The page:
In 1987, the Dag Hammarjold Foundation organized a meeting on biotechnology in Geneva called Laws of Life. I was invited because of my book on the Green Revolution. At the conference, the biotech industry laid out its plans—to patent life; to genetically engineer seeds, crops, and life-forms; and to get full freedom to trade through the GATT negotiations, which finally led to the WTO. This led to my focus on intellectual property rights, free trade, globalization—and to a life dedicated to saving seeds and promoting organic farming as an alternative to a world dictated and controlled by corporations.

Having dedicated my life to the defense of the intrinsic worth of all species, the idea of life-forms, seeds, and biodiversity being reduced to corporate inventions and hence corporate property was abhorrent to me. Further, if seeds become “intellectual property,” saving and sharing seeds become intellectual property theft. Our highest duty, to save seeds, becomes a criminal act. The legalizing of the criminal act of owning and monopolizing life through patents on seeds and plants was morally and ethically unacceptable to me. So I started Navdanya, a movement that promotes biodiversity conservation and seed saving and seed sharing among farmers. Navdanya has created more than twenty community “seed banks” through which seeds are saved and freely exchanged among our three hundred thousand members.

Through our saving of heritage seeds, we have brought back “forgotten foods” like jhangora (barnyard millet), ragi (finger millet), marsha (amaranth), naurangi dal, and gahat dal. Not only are these crops more nutritious than the globally traded commodities, but they are also more resource prudent, requiring only two hundred to three hundred millimeters of rain compared to the twenty-five hundred millimeters needed for chemical rice farming. Millets could increase food production four hundred fold using the same amount of limited water. These forgotten foods are the foods of the future. Farmers’ seeds are the seeds of the future.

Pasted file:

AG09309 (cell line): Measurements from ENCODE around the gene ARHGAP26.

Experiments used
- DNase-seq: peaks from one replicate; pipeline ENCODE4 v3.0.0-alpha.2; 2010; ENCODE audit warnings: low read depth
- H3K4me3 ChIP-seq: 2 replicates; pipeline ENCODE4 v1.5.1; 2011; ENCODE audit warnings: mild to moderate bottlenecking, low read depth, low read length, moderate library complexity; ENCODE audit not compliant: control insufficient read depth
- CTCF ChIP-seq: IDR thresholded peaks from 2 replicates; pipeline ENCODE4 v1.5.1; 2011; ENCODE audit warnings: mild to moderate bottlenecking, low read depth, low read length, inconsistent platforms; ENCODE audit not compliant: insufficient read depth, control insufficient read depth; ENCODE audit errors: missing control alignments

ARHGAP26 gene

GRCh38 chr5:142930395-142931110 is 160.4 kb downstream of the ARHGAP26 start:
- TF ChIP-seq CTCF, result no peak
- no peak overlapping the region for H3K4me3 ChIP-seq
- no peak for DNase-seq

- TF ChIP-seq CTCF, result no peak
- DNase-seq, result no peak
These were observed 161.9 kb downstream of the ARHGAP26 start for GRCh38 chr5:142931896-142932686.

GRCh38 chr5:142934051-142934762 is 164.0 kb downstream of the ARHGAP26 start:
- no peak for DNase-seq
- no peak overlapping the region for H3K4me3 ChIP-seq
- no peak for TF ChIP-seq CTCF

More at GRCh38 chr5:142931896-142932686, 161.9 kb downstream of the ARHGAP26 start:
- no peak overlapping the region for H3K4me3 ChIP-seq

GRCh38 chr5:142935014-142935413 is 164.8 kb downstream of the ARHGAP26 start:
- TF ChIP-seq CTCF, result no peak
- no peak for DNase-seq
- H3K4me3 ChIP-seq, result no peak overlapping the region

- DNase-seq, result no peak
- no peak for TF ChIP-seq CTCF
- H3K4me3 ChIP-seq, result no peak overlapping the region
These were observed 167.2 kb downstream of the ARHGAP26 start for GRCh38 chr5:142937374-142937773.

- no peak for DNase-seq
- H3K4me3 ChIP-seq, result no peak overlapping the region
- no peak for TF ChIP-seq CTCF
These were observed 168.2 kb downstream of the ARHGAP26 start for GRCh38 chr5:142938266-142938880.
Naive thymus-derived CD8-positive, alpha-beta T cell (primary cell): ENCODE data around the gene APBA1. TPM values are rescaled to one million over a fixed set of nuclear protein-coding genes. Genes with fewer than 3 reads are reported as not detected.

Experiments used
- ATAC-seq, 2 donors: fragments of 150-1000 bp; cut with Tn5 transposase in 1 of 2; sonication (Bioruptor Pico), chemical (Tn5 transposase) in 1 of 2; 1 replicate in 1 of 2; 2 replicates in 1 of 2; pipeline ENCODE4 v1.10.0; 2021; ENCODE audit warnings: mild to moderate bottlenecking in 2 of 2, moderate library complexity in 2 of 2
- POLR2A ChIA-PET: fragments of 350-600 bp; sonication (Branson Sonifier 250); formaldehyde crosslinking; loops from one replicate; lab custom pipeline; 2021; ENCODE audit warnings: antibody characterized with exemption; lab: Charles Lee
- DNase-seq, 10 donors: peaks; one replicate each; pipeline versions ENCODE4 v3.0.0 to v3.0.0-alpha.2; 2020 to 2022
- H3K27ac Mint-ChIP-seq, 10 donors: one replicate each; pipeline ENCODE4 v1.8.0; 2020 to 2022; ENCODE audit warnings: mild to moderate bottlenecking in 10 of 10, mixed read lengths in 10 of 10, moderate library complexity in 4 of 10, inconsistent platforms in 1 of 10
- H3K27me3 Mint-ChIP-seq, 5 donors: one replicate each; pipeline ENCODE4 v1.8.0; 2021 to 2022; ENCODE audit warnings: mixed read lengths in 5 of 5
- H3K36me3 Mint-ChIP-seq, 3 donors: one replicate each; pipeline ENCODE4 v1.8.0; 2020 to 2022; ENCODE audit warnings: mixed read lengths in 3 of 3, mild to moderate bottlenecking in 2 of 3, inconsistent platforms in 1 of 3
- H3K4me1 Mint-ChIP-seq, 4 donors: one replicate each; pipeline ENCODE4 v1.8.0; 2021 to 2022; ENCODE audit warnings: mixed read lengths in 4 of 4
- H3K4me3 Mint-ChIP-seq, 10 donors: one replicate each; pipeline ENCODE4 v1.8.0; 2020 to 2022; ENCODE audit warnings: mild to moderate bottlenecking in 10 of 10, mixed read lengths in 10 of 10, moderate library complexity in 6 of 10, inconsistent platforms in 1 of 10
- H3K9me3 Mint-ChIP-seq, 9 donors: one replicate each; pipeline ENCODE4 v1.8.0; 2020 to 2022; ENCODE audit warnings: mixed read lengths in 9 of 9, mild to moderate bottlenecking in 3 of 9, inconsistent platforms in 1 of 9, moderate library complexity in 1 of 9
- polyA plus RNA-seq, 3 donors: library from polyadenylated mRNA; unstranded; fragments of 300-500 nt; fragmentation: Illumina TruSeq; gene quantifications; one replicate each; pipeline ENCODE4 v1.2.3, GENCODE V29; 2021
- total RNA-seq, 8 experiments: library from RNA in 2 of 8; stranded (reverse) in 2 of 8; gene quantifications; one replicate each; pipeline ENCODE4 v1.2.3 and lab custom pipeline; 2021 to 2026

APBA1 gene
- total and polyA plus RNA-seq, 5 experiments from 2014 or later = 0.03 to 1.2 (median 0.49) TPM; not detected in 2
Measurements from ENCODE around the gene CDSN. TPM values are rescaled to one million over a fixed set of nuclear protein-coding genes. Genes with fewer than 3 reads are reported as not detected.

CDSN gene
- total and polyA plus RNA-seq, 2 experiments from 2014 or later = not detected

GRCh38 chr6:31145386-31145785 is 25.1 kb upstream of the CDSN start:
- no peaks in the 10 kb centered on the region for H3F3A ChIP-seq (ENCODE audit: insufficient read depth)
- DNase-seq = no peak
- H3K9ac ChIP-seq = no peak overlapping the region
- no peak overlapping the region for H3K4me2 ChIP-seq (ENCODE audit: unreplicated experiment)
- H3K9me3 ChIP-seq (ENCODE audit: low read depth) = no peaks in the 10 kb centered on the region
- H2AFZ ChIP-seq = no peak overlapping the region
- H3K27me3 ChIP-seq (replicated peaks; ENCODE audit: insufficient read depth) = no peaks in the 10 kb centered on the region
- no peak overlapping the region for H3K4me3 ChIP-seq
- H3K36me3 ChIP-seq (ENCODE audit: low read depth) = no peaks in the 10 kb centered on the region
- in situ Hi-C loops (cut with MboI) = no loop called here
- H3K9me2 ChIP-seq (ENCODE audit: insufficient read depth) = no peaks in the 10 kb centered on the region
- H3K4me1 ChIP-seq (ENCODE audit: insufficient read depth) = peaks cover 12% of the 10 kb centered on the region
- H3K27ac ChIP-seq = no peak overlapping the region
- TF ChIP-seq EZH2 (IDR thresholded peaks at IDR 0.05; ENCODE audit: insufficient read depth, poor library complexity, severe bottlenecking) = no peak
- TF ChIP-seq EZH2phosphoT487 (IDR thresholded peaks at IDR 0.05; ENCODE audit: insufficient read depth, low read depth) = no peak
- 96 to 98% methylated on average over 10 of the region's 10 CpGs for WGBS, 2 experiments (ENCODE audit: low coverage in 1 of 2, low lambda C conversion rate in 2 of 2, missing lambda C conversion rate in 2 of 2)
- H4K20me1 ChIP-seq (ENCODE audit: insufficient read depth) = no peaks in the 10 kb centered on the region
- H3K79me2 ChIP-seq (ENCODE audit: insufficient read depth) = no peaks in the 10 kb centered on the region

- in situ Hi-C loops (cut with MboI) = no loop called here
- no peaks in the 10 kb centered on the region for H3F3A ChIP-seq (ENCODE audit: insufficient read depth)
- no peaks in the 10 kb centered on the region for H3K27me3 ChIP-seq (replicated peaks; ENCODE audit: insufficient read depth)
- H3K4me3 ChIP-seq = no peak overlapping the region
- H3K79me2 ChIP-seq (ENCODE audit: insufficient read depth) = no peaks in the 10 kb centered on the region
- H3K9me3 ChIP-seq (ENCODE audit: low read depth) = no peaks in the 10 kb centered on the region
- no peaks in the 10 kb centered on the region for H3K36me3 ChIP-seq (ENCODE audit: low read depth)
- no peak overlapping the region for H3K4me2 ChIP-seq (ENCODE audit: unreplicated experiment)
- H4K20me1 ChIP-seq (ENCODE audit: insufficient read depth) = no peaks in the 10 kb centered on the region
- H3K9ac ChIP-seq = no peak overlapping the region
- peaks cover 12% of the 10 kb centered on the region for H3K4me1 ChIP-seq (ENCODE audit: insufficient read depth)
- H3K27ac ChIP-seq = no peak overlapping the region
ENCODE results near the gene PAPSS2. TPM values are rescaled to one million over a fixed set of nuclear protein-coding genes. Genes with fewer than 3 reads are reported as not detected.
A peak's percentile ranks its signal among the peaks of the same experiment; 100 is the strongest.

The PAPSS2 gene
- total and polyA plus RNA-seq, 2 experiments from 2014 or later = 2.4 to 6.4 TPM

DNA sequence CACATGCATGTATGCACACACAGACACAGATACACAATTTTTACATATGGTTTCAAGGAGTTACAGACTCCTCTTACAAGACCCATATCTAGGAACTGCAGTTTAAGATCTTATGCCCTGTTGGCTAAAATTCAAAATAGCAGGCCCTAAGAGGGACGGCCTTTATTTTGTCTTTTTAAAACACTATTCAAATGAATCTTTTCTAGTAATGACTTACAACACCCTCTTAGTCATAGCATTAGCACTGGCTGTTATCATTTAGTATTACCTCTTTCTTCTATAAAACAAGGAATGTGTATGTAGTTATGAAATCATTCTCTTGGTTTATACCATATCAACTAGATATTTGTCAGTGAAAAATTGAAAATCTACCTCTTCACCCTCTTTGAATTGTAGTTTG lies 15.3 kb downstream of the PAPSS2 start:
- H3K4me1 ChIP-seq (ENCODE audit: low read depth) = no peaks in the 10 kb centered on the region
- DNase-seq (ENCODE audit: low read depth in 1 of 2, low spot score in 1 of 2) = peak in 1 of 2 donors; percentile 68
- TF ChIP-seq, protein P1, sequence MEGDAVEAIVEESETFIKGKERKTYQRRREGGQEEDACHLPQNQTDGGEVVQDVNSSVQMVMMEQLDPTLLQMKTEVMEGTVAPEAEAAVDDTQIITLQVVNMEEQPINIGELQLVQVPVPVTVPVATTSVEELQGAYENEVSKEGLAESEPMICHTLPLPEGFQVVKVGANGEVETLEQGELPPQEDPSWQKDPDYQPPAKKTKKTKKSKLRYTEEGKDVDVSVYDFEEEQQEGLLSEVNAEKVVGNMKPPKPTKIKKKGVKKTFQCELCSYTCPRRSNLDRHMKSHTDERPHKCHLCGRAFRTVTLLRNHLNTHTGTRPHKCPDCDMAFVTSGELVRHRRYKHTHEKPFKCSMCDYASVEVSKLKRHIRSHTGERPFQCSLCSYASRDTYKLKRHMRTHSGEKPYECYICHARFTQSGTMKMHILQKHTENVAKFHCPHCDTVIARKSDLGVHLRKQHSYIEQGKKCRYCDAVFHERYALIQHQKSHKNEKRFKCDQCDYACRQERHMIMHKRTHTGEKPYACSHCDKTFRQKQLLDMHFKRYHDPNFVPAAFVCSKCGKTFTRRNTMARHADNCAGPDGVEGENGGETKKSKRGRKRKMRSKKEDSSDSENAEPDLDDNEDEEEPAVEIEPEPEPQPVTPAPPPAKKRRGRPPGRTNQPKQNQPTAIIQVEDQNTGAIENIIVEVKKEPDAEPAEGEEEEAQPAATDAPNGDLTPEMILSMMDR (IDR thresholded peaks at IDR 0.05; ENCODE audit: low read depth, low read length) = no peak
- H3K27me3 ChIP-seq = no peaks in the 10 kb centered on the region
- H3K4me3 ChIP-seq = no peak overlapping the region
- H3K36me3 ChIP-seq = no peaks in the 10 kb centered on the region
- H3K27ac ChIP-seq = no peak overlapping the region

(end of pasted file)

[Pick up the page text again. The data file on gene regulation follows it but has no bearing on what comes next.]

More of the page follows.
In addition to The Vandana Shiva Reader, Shiva has just recently published two new books:

Stolen Harvest: The Hijacking of Global Food Supply – In this book, Shiva explores the devastating effects of commercial agriculture and genetic engineering on the food we eat, the farmers who grow it, and the soil that sustains it. This prescient critique and call to action covers some of the most pressing topics of this ongoing dialogue, from the destruction of local food cultures and the privatization of plant life, to unsustainable industrial fish farming and safety concerns about corporately engineered foods.

 

The Violence of the Green Revolution: Third World Agriculture, Ecology, and Politics – The Green Revolution has been heralded as a political and technological achievement—unprecedented in human history. Yet in the decades that have followed it, this supposedly nonviolent revolution has left lands ravaged by violence and ecological scarcity. A dedicated empiricist, Shiva takes a magnifying glass to the effects of the Green Revolution in India, examining the devastating effects of monoculture and commercial agriculture and revealing the nuanced relationship between ecological destruction and poverty. In this classic work, the influential activist and scholar also looks to the future as she examines new developments in gene technology.

For more information on The Vandana Shiva Reader, click here!

 

Celebrate Earth Day and the Culture of the Land